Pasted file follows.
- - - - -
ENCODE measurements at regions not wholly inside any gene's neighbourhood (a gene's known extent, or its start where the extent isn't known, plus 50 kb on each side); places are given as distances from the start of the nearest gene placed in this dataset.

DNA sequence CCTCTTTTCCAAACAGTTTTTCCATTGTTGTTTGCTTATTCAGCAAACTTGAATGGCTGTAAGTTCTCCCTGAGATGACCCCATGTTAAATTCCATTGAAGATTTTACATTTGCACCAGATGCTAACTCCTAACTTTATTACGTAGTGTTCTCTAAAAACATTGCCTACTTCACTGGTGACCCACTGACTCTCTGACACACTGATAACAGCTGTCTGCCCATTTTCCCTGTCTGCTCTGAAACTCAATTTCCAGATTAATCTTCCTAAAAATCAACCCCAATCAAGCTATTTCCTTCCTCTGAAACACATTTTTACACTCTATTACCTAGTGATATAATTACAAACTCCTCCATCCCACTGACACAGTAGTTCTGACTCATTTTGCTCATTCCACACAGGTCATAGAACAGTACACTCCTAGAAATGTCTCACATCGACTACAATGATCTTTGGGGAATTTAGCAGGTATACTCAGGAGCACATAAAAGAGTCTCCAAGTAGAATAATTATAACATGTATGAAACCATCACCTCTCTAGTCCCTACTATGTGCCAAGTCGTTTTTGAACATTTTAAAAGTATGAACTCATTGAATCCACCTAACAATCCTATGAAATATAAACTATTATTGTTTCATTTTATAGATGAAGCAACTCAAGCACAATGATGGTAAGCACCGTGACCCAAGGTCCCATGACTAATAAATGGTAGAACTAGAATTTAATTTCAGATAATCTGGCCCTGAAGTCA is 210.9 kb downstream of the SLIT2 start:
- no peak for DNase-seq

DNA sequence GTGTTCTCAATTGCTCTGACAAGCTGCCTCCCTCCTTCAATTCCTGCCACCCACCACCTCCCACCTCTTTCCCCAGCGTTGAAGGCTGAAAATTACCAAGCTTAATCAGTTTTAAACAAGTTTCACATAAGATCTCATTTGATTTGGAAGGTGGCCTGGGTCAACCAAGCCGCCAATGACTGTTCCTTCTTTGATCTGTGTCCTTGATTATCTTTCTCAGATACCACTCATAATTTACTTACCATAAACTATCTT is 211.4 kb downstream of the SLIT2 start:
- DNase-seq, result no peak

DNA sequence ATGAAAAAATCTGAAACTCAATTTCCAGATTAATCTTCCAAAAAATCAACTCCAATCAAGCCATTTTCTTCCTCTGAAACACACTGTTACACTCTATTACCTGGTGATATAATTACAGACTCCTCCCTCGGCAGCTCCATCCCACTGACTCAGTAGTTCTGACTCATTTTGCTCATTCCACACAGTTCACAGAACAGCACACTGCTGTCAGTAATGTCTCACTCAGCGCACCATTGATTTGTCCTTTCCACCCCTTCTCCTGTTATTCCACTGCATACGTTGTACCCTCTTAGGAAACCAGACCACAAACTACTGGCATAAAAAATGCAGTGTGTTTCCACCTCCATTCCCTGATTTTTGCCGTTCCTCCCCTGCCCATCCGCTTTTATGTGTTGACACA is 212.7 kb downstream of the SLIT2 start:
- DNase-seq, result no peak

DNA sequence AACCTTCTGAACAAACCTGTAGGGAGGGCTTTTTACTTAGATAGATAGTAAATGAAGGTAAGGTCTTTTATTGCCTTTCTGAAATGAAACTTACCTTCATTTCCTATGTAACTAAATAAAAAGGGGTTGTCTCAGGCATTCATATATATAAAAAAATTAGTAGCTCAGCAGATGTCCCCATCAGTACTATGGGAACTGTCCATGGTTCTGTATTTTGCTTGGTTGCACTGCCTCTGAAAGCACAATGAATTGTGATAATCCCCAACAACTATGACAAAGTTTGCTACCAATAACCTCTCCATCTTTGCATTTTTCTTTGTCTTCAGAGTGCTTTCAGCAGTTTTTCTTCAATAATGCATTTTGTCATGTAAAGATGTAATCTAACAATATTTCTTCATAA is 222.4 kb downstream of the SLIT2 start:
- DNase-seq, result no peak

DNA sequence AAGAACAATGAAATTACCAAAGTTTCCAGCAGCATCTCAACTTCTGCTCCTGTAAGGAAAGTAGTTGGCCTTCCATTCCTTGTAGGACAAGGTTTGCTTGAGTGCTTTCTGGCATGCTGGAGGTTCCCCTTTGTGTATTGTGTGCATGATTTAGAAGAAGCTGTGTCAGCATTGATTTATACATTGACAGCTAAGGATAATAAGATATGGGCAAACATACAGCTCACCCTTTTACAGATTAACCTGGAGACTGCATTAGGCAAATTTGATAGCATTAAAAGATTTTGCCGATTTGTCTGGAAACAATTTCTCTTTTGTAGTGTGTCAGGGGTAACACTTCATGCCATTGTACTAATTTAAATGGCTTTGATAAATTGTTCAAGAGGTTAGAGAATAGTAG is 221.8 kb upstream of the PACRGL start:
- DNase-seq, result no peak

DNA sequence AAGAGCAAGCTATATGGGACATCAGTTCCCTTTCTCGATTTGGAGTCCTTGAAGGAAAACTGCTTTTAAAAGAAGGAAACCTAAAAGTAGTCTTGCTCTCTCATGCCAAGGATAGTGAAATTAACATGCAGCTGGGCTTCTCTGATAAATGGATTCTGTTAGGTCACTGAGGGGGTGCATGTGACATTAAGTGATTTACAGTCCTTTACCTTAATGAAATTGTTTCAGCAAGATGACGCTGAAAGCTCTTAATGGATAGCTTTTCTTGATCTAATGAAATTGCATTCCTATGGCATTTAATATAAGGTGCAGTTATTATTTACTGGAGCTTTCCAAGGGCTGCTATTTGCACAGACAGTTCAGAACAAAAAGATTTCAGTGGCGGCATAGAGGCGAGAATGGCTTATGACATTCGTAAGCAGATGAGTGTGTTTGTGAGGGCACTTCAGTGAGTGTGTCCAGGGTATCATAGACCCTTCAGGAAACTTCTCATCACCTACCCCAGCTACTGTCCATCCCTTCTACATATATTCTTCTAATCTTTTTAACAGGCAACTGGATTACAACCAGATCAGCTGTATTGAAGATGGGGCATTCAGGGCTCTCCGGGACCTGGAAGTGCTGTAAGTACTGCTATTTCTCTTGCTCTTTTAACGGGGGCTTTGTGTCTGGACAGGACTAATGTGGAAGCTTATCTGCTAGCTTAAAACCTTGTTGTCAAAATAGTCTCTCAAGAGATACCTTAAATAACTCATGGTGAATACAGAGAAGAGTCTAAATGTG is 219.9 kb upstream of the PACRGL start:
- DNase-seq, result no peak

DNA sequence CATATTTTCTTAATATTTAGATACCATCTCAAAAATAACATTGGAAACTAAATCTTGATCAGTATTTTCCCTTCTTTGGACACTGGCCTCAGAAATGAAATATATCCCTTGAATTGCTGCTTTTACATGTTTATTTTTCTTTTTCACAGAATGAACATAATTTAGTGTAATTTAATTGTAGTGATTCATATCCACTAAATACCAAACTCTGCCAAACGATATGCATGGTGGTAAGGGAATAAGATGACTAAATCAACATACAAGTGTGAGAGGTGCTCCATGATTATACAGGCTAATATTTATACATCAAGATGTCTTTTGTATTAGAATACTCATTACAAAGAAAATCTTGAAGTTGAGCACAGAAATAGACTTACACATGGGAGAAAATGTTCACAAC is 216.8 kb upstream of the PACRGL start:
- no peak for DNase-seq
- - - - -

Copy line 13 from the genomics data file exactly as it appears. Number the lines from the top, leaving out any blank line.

- DNase-seq, result no peak